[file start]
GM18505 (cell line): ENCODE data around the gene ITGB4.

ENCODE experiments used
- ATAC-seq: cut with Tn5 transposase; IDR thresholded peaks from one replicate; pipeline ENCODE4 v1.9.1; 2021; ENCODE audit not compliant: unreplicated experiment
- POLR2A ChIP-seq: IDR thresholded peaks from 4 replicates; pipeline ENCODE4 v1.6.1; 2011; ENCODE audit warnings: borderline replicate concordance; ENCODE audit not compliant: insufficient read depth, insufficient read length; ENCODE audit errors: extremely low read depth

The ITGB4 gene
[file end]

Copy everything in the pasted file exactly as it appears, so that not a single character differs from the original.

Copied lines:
GM18505 (cell line): ENCODE data around the gene ITGB4.

ENCODE experiments used
- ATAC-seq: cut with Tn5 transposase; IDR thresholded peaks from one replicate; pipeline ENCODE4 v1.9.1; 2021; ENCODE audit not compliant: unreplicated experiment
- POLR2A ChIP-seq: IDR thresholded peaks from 4 replicates; pipeline ENCODE4 v1.6.1; 2011; ENCODE audit warnings: borderline replicate concordance; ENCODE audit not compliant: insufficient read depth, insufficient read length; ENCODE audit errors: extremely low read depth

The ITGB4 gene